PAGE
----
Title:
Consumables container with nested insert
Kind Code:
A1


Abstract:
An improved container for multiple food products comprising a receptacle and a nested insert. The receptacle and nested insert are injection molded. One removable seal covers the resultant container having two separate food product compartments. The container allows a consumer to hold the container having both food product compartments in one hand, thus enabling the consumer to mix and eat the food products with the other hand. The container is ideal for chips and salsa, crackers and cheese, or any other compatible food products that are desirably kept separate until shortly before consuming.



Inventors:
Lopez-garcia, Adolfo (Col. Industrial Vallejo, MX)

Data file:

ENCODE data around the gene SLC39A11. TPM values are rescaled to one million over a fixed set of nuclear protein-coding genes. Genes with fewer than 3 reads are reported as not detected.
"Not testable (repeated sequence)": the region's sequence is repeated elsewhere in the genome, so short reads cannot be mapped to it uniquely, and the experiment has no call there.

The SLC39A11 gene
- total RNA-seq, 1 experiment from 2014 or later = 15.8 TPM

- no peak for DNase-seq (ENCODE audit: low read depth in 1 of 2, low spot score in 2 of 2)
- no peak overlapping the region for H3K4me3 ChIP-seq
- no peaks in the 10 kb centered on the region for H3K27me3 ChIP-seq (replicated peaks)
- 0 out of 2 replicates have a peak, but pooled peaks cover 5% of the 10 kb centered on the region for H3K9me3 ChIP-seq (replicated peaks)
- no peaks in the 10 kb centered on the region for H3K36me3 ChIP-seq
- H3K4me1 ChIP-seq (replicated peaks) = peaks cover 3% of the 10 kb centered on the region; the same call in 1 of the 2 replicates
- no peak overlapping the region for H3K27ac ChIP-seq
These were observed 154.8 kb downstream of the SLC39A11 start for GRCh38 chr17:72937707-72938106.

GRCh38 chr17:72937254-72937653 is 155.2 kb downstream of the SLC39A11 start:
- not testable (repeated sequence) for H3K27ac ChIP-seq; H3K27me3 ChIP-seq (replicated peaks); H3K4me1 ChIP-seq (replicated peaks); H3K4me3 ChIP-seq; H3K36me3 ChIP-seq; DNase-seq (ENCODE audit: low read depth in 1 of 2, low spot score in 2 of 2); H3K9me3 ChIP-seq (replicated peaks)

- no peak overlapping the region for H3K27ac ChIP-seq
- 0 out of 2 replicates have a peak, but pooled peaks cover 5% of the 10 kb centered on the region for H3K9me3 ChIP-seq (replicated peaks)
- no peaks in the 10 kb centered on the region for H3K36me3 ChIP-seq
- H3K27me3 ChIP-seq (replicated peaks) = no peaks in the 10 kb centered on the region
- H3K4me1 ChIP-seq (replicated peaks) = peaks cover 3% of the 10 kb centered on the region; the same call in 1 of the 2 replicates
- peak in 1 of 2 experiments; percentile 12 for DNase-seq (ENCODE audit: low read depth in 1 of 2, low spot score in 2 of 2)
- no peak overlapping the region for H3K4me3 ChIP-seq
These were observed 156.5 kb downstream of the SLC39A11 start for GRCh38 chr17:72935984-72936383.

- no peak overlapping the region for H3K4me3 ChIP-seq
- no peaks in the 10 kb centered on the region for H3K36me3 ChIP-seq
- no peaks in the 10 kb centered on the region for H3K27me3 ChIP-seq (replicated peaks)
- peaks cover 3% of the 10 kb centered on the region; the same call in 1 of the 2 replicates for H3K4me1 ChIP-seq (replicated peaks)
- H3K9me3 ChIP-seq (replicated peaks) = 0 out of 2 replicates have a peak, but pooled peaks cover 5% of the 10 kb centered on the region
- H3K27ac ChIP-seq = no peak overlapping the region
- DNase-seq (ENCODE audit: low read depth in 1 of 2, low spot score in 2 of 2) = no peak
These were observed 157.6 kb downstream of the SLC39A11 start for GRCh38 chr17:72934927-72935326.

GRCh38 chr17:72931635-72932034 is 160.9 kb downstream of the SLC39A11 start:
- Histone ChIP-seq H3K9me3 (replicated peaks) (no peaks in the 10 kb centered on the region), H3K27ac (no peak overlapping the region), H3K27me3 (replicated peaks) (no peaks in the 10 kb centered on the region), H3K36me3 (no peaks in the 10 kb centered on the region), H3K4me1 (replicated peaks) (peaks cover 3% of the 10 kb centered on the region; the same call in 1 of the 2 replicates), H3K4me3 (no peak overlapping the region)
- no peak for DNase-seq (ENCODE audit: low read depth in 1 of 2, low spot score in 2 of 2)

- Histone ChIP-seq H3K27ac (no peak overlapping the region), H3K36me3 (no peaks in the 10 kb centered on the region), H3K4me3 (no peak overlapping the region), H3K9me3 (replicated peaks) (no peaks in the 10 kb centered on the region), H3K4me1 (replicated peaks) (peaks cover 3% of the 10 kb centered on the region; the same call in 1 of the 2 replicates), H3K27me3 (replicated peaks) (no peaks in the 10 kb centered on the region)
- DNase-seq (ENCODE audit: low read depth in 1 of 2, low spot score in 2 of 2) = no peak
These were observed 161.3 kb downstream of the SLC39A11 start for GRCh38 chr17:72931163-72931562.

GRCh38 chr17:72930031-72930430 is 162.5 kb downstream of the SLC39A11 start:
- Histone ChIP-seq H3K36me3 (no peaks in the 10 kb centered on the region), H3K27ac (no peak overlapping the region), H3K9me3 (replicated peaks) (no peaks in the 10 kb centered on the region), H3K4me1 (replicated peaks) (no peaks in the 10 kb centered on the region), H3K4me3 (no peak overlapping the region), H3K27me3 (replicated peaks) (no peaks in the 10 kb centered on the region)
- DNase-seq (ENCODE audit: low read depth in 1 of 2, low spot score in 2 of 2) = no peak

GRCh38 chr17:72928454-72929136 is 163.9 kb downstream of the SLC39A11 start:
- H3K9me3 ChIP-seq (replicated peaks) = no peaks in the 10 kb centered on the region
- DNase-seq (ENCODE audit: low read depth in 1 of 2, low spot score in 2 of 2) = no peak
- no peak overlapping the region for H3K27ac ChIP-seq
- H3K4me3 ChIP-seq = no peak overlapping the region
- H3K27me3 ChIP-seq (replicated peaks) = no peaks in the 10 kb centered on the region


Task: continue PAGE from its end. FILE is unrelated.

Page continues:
Application Number:
10/934225
Publication Date:
03/09/2006
Filing Date:
09/03/2004
Primary Class:
International Classes:
B65D81/32
View Patent Images:



Primary Examiner:
THAKUR, VIREN A
Attorney, Agent or Firm:
CARSTENS & CAHOON, LLP (DALLAS, TX, US)
Claims:
What is claimed is:

1. A food product container comprising: a receptacle comprising: a receptacle base; a receptacle wall attached to said receptacle base; a receptacle mouth end having a flange attached to said receptacle wall; an insert comprising: an insert cup having: an insert base; an insert wall attached to said insert base; an insert mouth end attached to said insert wall; and a rim extending beyond and integral with said insert mouth end to form a pass-through opening, wherein said flange is mated with said rim such that said insert is nested with said receptacle such that said receptacle mouth end and said insert mouth end reside substantially in a same plane.

2. The container in claim 1 wherein a single removable seal is placed over said receptacle mouth end and said insert mouth end.

3. The container in claim 1 wherein said insert mouth end comprises a first removable seal.

4. The container in claim 3 wherein said receptacle mouth end comprises a second removal seal.